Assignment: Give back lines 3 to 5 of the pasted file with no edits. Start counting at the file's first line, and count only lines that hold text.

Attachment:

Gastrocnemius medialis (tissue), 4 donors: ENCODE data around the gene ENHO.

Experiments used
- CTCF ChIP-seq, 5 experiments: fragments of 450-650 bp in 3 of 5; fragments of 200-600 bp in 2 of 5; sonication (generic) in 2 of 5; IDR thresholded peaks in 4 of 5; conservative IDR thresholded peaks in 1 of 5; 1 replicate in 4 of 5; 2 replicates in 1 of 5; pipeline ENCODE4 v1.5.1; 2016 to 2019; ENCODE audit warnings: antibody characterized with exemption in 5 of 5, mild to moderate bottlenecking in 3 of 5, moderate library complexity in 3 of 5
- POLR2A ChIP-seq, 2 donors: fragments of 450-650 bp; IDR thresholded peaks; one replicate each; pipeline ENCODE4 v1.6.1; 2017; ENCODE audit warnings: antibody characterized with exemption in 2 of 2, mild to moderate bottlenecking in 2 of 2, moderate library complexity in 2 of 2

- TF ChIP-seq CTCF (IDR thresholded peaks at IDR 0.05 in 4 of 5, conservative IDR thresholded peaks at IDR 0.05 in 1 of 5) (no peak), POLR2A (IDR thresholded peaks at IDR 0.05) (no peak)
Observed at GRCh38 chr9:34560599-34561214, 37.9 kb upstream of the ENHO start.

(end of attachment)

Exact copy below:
- CTCF ChIP-seq, 5 experiments: fragments of 450-650 bp in 3 of 5; fragments of 200-600 bp in 2 of 5; sonication (generic) in 2 of 5; IDR thresholded peaks in 4 of 5; conservative IDR thresholded peaks in 1 of 5; 1 replicate in 4 of 5; 2 replicates in 1 of 5; pipeline ENCODE4 v1.5.1; 2016 to 2019; ENCODE audit warnings: antibody characterized with exemption in 5 of 5, mild to moderate bottlenecking in 3 of 5, moderate library complexity in 3 of 5
- POLR2A ChIP-seq, 2 donors: fragments of 450-650 bp; IDR thresholded peaks; one replicate each; pipeline ENCODE4 v1.6.1; 2017; ENCODE audit warnings: antibody characterized with exemption in 2 of 2, mild to moderate bottlenecking in 2 of 2, moderate library complexity in 2 of 2

- TF ChIP-seq CTCF (IDR thresholded peaks at IDR 0.05 in 4 of 5, conservative IDR thresholded peaks at IDR 0.05 in 1 of 5) (no peak), POLR2A (IDR thresholded peaks at IDR 0.05) (no peak)